I have built various Test Automation frameworks using the Page Object Pattern with Java (https://code.google.com/p/selenium/wiki/PageObjects).

Two of the big benefits I have found are:

1) You can see what methods are available when you have an instance of a page (e.g. typing homepage. will show me all the actions/methods you can call from the homepage)

2) Because navigation methods (e.g. goToHomepage()) return an instance of the subsequent page (e.g. homepage), you can navigate through your tests simply by writing the code and seeing where it takes you.


WelcomePage welcomePage = loginPage.loginWithValidUser(validUser);
PaymentsPage paymentsPage = welcomePage.goToPaymentsPage();

These benefits work perfectly with Java since the type of object (or page in this case) is known by the IDE.

However, with Ruby, the object type is not fixed at any point and is often ambiguous to the IDE. Therefore, I cannot see how you can realise these benefits on an automation suite built using Ruby (e.g. by using Cucumber).

Can anyone show me how you would use Ruby with the Page Object Pattern to gain these benefits?


From some further investigation, it looks like the initial requirement can be fulfilled using instance variables:

Given(/^I am on the launch page$/) do
  @launch_page ||= LaunchPage.new

When(/^I open the set alarm time page$/) do
  @set_alarm_page = @launch_page.goto_set_alarm_page

When(/^I open our apps from the home page$/) do

Then(/^I should see the homepage alarm time is (\d+)$/) do |alarm_time|
  alarm_time_actual = @launch_page.get_alarm_time
  assert_equal(alarm_time, alarm_time_actual)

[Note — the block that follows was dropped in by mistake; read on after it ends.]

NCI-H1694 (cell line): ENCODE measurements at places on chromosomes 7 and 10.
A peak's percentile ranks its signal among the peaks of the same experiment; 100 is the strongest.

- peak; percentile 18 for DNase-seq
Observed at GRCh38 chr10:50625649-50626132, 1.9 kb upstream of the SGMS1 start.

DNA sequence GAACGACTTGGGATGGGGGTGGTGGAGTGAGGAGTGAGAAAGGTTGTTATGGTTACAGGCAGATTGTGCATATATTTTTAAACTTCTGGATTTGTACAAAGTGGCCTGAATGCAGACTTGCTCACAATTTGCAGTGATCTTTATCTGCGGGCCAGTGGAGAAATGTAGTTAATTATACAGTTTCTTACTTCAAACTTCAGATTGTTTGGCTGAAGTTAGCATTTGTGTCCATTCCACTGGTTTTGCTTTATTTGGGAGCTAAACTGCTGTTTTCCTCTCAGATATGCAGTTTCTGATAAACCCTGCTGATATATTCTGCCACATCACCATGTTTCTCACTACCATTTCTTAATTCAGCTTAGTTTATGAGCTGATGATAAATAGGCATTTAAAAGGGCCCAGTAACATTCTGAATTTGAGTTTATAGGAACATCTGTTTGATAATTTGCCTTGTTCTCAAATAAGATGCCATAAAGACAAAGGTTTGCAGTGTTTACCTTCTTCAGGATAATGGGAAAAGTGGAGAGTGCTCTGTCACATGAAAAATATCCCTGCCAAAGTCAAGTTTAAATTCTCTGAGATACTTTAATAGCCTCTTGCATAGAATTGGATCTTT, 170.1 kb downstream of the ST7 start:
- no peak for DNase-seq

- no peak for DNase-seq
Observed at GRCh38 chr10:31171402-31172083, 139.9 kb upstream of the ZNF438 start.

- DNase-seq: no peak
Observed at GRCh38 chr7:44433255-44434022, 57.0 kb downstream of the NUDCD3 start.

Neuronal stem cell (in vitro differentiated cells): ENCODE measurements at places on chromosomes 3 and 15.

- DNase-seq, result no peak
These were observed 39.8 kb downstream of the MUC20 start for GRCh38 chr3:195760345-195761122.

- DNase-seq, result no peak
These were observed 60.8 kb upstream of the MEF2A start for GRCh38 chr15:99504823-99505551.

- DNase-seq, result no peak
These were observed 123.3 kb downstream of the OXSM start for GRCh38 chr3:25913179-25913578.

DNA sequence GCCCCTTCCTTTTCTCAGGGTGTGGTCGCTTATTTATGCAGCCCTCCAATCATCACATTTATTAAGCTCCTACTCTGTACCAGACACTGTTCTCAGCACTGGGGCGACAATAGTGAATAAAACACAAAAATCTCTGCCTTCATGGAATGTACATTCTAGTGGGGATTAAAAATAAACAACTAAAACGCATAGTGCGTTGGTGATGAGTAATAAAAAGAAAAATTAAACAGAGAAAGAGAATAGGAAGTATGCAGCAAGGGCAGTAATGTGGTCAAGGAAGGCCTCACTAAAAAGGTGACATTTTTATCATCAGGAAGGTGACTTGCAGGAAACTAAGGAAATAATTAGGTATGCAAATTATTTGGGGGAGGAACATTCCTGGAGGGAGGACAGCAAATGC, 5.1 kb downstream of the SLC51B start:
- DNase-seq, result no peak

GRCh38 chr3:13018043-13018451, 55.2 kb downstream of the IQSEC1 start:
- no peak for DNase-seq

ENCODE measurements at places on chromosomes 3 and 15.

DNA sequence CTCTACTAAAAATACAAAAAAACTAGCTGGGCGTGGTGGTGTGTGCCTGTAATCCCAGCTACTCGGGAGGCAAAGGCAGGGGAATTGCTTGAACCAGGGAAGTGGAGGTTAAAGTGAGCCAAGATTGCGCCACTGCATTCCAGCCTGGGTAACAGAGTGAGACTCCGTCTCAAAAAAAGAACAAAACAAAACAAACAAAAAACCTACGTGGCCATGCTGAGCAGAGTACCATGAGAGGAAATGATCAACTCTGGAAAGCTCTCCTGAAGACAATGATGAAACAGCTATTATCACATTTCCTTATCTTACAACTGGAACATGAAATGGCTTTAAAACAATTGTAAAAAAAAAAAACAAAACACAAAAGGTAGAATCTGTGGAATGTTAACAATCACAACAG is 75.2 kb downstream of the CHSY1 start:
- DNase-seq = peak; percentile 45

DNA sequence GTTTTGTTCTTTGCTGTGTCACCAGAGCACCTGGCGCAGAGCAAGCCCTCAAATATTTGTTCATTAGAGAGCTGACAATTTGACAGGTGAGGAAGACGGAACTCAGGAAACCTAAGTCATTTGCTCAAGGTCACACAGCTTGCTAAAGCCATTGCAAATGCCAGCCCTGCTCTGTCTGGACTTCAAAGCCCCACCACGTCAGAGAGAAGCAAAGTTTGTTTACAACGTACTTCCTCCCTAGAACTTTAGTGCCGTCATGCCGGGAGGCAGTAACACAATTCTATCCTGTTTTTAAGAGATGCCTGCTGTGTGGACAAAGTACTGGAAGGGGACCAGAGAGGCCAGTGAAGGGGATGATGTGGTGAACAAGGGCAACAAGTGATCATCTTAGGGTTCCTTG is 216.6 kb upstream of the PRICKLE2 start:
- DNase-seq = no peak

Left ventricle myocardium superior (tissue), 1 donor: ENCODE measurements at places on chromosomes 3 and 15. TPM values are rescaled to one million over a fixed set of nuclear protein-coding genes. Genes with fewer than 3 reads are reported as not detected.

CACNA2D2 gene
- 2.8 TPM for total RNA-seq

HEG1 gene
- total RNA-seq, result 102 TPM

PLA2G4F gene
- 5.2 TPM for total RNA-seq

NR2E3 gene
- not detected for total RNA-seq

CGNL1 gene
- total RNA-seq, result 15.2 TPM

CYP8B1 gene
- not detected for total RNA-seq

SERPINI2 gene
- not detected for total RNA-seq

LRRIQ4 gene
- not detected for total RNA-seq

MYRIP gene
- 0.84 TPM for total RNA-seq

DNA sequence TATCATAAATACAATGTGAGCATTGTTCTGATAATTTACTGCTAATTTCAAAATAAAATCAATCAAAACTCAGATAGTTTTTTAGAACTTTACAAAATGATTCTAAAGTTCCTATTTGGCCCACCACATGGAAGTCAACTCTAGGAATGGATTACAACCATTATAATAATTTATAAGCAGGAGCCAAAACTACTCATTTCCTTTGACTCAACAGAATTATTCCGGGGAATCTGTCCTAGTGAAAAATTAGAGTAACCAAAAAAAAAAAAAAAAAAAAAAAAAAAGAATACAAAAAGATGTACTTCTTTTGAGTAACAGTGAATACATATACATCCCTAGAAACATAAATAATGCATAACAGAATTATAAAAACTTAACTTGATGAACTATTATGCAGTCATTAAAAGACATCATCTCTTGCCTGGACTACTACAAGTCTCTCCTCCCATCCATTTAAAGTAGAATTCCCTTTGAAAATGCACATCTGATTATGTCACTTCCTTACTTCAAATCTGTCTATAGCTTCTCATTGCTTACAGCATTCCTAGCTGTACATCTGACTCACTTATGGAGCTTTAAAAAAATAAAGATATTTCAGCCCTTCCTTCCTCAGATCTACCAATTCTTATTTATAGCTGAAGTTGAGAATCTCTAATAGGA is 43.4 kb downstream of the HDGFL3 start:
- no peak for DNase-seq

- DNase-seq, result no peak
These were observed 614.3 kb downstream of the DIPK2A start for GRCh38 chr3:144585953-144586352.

As long as somewhere on the step definition class you explicitly create a new page object (in the above example: LaunchPage.new), then all subsequent pages will appear and provide intellisense method/property values.

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I use Spinach instead of Cucumber - it's almost identical, but the steps are enclosed within a class that is unique to that feature file - so there's no leakage of objects outside of the current scope.


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  • Please add links to resources you mention to be as helpful as possible. – Mark Thomas Jul 23 '15 at 11:39
  • Edited with a link :-) – Rahoul Baruah Jul 23 '15 at 13:07

From chatting to colleagues I suspect the following might be the best solution (but please post an alternative answer if a better solution exists):

When(/^I buy a movie from the movie page$/) do
  movie_page = MoviePage.new
  movie_page.buyMovie("Test Movie")
  purchase_page = PurchasePage.new

So in the example above we are NOT returning instances of the subsequent page when navigating around the page (since the page returned would simply be an unknown type of object). Additionally, we need to create a new instance of any page we are on (using ".new") so that at least we can gain the intellisense benefits of typing "movie_page." and seeing what actions/methods are available from that page.

Does anyone have any better solutions?

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  • 2
    This is the approach that I use in ruby. I think that it's the clearest way to work. I do however define ` @movie_page ||= MoviePage.new` so I can reuse the page object instance in other steps without creating more objects than I need. Also this enables you to store variables between steps in the instance of that page. In general I avoid this, as from a maintenance POV it's not always clear where it was set, but in some cases it does make it a lot easier to use than using many @variables in the cucumber steps. – alannichols Jun 26 '15 at 13:21

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